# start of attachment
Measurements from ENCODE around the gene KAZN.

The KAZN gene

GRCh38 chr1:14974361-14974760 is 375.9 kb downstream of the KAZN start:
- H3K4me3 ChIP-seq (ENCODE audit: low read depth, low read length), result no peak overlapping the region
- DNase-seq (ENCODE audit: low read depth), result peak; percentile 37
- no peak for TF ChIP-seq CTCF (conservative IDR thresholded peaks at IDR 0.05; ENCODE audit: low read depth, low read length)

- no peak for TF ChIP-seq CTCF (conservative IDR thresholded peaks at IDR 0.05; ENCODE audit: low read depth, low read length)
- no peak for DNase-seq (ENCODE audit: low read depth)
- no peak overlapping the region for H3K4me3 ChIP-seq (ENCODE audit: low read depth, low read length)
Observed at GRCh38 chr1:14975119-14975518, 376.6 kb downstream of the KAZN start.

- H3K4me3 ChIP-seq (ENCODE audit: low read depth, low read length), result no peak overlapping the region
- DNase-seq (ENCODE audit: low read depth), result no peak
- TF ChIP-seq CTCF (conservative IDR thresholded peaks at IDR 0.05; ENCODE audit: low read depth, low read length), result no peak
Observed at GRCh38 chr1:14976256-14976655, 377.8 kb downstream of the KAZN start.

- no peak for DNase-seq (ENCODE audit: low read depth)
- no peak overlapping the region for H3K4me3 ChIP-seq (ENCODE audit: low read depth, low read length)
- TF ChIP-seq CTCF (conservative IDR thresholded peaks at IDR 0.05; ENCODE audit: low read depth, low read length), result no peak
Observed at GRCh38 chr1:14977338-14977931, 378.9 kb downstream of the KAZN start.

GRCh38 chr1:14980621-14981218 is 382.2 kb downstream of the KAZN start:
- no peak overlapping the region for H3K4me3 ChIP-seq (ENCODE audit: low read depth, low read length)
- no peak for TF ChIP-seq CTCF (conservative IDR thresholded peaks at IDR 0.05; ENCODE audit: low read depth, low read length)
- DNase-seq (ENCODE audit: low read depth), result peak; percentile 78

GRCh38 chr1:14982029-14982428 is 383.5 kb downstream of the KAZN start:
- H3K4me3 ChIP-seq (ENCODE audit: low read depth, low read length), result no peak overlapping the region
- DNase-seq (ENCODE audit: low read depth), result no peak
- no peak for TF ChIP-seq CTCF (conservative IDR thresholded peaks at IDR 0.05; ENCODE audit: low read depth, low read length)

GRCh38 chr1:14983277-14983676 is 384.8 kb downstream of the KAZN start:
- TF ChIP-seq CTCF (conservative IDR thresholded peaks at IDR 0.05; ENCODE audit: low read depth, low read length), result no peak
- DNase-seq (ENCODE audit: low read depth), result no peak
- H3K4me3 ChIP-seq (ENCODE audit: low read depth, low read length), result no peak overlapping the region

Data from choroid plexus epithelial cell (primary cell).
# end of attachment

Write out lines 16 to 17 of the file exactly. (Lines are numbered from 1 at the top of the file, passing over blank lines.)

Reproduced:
- no peak overlapping the region for H3K4me3 ChIP-seq (ENCODE audit: low read depth, low read length)
- TF ChIP-seq CTCF (conservative IDR thresholded peaks at IDR 0.05; ENCODE audit: low read depth, low read length), result no peak